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Latest storm pummels SoCal w/rain, hail, snow

April 12, 2010 12:00:00 AM PDT
A spring storm hit Southern California overnight, soaking hillsides in the local burn areas and raising the risk for mudslides. So far, there is no sign of any serious problems and residents are relieved to see their precautionary measures paying off.

Rain was heavy at times and water rushed along the streets in La Canada Flintridge Sunday night, once again testing the barricades put in place to protect homes. After the rain subsided Monday morning, it was clear that all of the preparations paid off. The storm did not cause any serious problems this time around.

Sandbags and K-rails were in place to divert water and debris away from properties. More protection was added by many homeowners a couple of months ago after a powerful storm dumped several inches of rain on hillsides burned by the Station Fire, causing significant damage to homes and vehicles.

Mud and debris flowed along the streets, sweeping away vehicles and slamming into several houses. Some homes were completely destroyed and many were badly damaged.

"Because the mud goes all the way to the back, it's been sitting there from the time the mudslides happened. So now, we're cleaning up from the back all the way to the front," said one La Canada Flintridge resident who is repairing his damaged home.

Such homes serve as vivid reminders to residents as to why precautions like K-rails and sandbags are necessary. They've been in place since the last set of powerful storms that hit a couple of months ago, and authorities say they'll probably stick around for about a year.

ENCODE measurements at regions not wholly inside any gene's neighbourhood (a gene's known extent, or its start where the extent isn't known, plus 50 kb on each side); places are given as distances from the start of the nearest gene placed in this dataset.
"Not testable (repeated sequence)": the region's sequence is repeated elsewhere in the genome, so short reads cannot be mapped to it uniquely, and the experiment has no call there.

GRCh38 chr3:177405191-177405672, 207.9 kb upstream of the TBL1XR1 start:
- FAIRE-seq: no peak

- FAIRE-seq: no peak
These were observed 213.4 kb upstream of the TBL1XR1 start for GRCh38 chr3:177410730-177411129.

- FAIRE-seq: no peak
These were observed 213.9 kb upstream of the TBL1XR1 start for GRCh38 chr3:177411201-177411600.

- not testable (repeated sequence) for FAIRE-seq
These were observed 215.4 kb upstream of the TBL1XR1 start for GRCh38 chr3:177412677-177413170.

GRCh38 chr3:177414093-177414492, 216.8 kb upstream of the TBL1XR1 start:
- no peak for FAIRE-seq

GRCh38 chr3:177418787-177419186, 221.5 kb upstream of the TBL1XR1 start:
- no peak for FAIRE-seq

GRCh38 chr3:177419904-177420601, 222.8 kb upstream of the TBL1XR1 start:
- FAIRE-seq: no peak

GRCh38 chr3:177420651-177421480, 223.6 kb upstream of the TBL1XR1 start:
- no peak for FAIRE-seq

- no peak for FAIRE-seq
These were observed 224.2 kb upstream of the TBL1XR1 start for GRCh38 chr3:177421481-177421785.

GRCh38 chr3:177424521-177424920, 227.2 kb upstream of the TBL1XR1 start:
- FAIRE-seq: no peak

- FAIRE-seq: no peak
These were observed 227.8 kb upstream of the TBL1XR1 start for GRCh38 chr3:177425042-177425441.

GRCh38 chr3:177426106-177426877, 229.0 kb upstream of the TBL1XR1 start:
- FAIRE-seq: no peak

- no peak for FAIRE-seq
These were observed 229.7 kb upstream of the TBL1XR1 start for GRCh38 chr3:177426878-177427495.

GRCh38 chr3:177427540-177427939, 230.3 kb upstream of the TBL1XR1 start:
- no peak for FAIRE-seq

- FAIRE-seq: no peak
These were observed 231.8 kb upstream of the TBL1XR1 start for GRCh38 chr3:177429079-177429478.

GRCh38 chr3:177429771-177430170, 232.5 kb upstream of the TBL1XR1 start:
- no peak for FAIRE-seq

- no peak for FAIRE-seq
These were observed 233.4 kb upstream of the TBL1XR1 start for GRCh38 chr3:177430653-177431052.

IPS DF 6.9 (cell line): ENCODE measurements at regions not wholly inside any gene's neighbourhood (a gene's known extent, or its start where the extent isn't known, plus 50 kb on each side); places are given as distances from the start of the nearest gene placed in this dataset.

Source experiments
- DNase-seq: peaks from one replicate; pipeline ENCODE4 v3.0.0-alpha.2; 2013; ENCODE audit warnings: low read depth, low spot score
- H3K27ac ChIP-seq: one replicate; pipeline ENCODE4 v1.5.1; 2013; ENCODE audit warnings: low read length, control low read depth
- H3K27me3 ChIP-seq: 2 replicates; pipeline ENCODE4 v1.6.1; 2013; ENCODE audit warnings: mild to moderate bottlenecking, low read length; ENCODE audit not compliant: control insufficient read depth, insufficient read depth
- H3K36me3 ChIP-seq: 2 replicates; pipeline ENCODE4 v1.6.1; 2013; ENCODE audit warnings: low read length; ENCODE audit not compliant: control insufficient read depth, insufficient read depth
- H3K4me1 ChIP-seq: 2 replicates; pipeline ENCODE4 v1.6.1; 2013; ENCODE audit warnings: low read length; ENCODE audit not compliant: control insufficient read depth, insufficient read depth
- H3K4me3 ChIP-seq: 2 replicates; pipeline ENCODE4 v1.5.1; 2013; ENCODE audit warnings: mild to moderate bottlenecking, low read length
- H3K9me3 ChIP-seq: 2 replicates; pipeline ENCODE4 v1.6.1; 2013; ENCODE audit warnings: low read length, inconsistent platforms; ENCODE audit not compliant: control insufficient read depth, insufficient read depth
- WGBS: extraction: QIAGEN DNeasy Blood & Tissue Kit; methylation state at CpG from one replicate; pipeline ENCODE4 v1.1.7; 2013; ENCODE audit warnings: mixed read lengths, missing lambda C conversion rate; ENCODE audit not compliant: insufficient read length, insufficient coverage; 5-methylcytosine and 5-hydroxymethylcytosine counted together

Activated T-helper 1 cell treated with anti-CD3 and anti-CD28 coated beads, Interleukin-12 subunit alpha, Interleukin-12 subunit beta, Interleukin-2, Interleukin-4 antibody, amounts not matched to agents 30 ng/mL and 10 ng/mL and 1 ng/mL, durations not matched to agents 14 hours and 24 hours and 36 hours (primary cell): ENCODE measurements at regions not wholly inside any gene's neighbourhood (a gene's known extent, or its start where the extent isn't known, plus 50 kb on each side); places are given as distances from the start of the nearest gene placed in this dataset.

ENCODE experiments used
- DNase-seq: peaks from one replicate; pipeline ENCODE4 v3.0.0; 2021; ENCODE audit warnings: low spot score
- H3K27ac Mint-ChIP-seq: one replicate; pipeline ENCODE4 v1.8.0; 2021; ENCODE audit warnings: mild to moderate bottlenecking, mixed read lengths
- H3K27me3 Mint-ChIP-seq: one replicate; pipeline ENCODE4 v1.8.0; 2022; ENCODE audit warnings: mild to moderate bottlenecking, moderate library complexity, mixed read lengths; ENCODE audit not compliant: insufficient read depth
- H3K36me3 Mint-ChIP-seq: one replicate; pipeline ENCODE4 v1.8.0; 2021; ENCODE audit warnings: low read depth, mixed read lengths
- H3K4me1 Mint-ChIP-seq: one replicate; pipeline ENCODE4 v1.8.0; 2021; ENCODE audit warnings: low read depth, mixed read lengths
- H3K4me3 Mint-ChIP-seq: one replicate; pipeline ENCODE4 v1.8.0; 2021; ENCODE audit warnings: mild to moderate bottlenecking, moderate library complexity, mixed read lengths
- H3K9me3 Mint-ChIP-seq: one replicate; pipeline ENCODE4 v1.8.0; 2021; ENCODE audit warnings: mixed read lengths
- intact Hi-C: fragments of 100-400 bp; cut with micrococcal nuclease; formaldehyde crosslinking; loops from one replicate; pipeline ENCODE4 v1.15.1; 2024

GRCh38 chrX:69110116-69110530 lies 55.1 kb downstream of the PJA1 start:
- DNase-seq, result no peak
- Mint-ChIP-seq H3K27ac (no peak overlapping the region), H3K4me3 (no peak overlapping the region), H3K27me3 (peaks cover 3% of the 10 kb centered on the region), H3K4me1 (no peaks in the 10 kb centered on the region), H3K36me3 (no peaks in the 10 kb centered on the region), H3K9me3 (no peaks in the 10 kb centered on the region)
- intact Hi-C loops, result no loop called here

Residents were nervous as the latest spring storm approached, but many hoped the work they've done with keep their homes safe.

"We were hoping it was spring and we'd just have a little bit of drizzle here and there, move onto summer, but that's not the case," said La Canada Flintridge resident Olivia Brown. "There's always that anxiety when you hear big weather coming in, but then there's that offside chance that it's going to be nothing and there's the small percent that it could, so the anxiety's always there."

As showers moved through the area during the nighttime hours, crews from the Los Angeles County Department of Public Works were out on patrol, keeping an eye on the debris basins.

As a precaution, Los Angeles Public Works Department officials closed all county roads in the Station Fire burn area to the public. Angeles Forest Highway from Aliso Canyon Road to Angeles Crest Highway, Big Tujunga Canyon Road from Vogel Flats to Angeles Forest Highway, and Upper Big Tujunga Canyon Road from Angeles Forest Highway to Angeles Crest Highway, were closed to all traffic except emergency vehicles. Residents living in the burn areas were not allowed back on the roads until the closures were lifted Monday at noon. Although the roads were reopened, DWP warns drivers to expect intermittent delays as repairs are still ongoing.

'No Parking During Rain Event' restrictions are still enforced on posted streets in La Canada Flintridge and La Crescenta. Parking will not be allowed on those streets as well as any forest roads until further notice, and parked vehicles will be subject to citation and towing.

Though the storm didn't cause any major problems Sunday night through Monday morning, residents here say they can't afford to let their guard down because they know that every new storm brings back the danger of mudslides.

The latest wet weather also brought hail into the mix, pummeling pea-sized icy beads to parts of Southern California Monday afternoon. The sudden hail storm created an almost zero-visibility situation for drivers on the 210 Freeway, causing multiple accidents. Fortunately, injuries were minimal.

Local mountains also felt the storm's reach, with dangerous mountain roads slick from ice and snow. Weather-related accidents abounded Monday, as many don't heed CHP instructions to slow down and carry chains.


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